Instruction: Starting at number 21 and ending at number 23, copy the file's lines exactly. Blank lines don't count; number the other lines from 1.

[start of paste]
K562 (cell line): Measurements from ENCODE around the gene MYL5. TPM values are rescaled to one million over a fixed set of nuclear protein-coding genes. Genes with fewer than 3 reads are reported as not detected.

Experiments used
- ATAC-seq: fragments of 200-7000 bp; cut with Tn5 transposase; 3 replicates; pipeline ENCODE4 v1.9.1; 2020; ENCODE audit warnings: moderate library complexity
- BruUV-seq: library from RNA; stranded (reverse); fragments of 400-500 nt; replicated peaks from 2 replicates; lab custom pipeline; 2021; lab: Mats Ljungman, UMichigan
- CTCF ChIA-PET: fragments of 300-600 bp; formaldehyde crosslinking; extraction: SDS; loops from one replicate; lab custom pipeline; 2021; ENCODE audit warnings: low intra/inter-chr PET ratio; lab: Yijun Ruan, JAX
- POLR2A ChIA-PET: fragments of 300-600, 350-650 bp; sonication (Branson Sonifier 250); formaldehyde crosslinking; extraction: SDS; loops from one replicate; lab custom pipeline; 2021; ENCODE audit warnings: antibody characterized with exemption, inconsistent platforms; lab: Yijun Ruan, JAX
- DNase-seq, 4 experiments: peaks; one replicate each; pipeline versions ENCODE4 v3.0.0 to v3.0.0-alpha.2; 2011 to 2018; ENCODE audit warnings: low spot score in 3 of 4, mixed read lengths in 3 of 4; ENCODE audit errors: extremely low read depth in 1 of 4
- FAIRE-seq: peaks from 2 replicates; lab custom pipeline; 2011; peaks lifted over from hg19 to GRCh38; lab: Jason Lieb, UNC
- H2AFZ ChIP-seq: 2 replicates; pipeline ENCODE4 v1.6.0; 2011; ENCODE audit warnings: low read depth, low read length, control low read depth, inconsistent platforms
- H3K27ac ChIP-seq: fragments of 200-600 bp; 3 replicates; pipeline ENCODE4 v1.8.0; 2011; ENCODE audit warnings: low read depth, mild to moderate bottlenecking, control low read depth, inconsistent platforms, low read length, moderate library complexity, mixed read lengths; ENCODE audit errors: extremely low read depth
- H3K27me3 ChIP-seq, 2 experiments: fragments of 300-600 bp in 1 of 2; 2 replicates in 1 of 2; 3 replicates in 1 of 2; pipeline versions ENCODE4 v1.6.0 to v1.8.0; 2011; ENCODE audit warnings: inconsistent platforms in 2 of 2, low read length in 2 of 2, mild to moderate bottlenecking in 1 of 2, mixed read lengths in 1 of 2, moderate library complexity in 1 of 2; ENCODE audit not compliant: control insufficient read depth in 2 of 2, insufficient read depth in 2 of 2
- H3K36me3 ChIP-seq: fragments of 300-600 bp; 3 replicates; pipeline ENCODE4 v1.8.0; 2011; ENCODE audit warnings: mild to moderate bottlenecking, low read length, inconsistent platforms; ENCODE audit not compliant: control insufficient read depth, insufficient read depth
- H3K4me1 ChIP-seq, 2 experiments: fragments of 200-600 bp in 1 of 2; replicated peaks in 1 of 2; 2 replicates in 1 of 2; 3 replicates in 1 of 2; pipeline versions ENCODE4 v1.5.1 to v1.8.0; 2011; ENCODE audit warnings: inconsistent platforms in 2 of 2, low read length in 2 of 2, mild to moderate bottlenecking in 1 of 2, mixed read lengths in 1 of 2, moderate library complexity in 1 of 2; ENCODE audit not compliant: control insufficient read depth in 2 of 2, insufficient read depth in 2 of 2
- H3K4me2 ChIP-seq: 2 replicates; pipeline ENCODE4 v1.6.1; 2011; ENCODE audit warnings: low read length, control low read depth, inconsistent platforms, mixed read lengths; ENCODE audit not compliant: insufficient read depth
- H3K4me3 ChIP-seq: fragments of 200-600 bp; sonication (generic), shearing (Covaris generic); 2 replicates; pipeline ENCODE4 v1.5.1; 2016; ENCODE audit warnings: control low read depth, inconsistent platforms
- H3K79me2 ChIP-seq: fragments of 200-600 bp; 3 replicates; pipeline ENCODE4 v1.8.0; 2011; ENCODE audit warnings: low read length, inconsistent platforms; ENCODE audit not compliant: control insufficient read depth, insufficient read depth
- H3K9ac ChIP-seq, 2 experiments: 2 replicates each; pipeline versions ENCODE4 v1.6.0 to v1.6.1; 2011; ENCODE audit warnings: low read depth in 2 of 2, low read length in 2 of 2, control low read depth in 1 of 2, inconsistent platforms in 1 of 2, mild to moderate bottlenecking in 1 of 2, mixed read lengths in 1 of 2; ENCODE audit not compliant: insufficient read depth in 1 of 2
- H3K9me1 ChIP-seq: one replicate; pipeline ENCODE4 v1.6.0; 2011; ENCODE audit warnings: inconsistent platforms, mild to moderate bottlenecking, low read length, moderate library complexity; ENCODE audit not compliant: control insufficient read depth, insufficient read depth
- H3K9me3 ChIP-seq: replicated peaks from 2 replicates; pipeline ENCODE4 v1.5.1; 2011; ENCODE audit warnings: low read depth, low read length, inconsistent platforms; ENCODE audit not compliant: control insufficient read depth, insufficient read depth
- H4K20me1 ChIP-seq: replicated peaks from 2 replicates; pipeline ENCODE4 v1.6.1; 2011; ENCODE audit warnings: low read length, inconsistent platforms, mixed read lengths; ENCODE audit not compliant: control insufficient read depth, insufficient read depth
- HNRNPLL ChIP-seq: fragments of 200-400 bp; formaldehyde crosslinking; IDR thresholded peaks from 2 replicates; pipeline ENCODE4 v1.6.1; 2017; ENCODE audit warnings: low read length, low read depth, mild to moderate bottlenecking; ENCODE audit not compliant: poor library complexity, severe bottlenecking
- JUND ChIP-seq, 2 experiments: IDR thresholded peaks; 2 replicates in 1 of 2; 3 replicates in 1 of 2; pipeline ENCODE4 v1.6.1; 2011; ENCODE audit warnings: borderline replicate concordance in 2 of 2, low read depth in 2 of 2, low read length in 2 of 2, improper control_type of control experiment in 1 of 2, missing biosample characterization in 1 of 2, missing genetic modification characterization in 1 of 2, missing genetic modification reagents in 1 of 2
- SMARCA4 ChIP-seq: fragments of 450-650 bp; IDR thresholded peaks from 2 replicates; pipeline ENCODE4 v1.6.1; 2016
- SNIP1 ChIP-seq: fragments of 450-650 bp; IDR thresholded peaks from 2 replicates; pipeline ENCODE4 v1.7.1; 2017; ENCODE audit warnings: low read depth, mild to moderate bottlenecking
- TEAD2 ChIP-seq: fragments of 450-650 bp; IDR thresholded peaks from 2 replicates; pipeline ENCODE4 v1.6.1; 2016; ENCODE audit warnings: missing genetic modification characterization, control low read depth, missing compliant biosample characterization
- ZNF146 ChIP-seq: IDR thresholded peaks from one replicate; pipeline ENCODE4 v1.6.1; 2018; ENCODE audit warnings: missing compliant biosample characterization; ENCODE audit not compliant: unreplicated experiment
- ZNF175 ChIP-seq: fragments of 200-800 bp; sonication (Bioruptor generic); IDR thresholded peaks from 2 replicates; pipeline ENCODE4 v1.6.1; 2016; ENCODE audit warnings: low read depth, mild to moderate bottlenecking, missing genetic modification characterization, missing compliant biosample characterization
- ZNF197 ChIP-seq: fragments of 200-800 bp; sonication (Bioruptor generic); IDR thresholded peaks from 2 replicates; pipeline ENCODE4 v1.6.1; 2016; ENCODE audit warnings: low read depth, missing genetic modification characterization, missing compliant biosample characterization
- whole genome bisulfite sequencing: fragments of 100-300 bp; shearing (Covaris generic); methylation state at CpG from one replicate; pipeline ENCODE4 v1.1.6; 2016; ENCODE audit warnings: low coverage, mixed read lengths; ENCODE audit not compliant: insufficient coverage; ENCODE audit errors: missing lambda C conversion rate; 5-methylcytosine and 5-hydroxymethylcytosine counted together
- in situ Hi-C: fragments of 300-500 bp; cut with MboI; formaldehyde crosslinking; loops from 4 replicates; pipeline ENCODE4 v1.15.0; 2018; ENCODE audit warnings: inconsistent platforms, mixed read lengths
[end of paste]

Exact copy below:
- HNRNPLL ChIP-seq: fragments of 200-400 bp; formaldehyde crosslinking; IDR thresholded peaks from 2 replicates; pipeline ENCODE4 v1.6.1; 2017; ENCODE audit warnings: low read length, low read depth, mild to moderate bottlenecking; ENCODE audit not compliant: poor library complexity, severe bottlenecking
- JUND ChIP-seq, 2 experiments: IDR thresholded peaks; 2 replicates in 1 of 2; 3 replicates in 1 of 2; pipeline ENCODE4 v1.6.1; 2011; ENCODE audit warnings: borderline replicate concordance in 2 of 2, low read depth in 2 of 2, low read length in 2 of 2, improper control_type of control experiment in 1 of 2, missing biosample characterization in 1 of 2, missing genetic modification characterization in 1 of 2, missing genetic modification reagents in 1 of 2
- SMARCA4 ChIP-seq: fragments of 450-650 bp; IDR thresholded peaks from 2 replicates; pipeline ENCODE4 v1.6.1; 2016